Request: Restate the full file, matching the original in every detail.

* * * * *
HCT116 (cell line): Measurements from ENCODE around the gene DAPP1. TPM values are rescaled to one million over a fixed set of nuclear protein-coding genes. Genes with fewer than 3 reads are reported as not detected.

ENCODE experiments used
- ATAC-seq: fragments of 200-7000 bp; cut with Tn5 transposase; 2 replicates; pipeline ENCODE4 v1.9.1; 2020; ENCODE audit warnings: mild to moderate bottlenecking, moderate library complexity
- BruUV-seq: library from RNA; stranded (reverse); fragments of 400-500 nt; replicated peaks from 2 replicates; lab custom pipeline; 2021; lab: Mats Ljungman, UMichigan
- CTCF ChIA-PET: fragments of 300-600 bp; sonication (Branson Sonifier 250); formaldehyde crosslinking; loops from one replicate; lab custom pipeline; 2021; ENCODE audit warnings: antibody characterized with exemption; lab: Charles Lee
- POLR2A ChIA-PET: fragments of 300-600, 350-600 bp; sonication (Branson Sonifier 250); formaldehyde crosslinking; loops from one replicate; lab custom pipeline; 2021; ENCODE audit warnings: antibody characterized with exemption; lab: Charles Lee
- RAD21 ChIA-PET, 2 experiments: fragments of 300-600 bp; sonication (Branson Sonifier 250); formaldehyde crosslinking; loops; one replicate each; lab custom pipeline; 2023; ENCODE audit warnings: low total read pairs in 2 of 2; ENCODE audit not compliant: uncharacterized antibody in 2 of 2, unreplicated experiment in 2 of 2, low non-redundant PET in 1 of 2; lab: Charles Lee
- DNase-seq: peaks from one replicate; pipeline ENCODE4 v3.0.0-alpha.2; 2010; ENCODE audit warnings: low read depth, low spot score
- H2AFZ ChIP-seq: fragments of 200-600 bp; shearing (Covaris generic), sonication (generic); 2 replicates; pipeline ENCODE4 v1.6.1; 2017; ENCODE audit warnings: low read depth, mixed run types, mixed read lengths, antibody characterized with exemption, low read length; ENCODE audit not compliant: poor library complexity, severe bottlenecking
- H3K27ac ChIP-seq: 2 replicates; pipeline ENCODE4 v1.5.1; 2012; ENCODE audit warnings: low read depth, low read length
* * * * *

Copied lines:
HCT116 (cell line): Measurements from ENCODE around the gene DAPP1. TPM values are rescaled to one million over a fixed set of nuclear protein-coding genes. Genes with fewer than 3 reads are reported as not detected.

ENCODE experiments used
- ATAC-seq: fragments of 200-7000 bp; cut with Tn5 transposase; 2 replicates; pipeline ENCODE4 v1.9.1; 2020; ENCODE audit warnings: mild to moderate bottlenecking, moderate library complexity
- BruUV-seq: library from RNA; stranded (reverse); fragments of 400-500 nt; replicated peaks from 2 replicates; lab custom pipeline; 2021; lab: Mats Ljungman, UMichigan
- CTCF ChIA-PET: fragments of 300-600 bp; sonication (Branson Sonifier 250); formaldehyde crosslinking; loops from one replicate; lab custom pipeline; 2021; ENCODE audit warnings: antibody characterized with exemption; lab: Charles Lee
- POLR2A ChIA-PET: fragments of 300-600, 350-600 bp; sonication (Branson Sonifier 250); formaldehyde crosslinking; loops from one replicate; lab custom pipeline; 2021; ENCODE audit warnings: antibody characterized with exemption; lab: Charles Lee
- RAD21 ChIA-PET, 2 experiments: fragments of 300-600 bp; sonication (Branson Sonifier 250); formaldehyde crosslinking; loops; one replicate each; lab custom pipeline; 2023; ENCODE audit warnings: low total read pairs in 2 of 2; ENCODE audit not compliant: uncharacterized antibody in 2 of 2, unreplicated experiment in 2 of 2, low non-redundant PET in 1 of 2; lab: Charles Lee
- DNase-seq: peaks from one replicate; pipeline ENCODE4 v3.0.0-alpha.2; 2010; ENCODE audit warnings: low read depth, low spot score
- H2AFZ ChIP-seq: fragments of 200-600 bp; shearing (Covaris generic), sonication (generic); 2 replicates; pipeline ENCODE4 v1.6.1; 2017; ENCODE audit warnings: low read depth, mixed run types, mixed read lengths, antibody characterized with exemption, low read length; ENCODE audit not compliant: poor library complexity, severe bottlenecking
- H3K27ac ChIP-seq: 2 replicates; pipeline ENCODE4 v1.5.1; 2012; ENCODE audit warnings: low read depth, low read length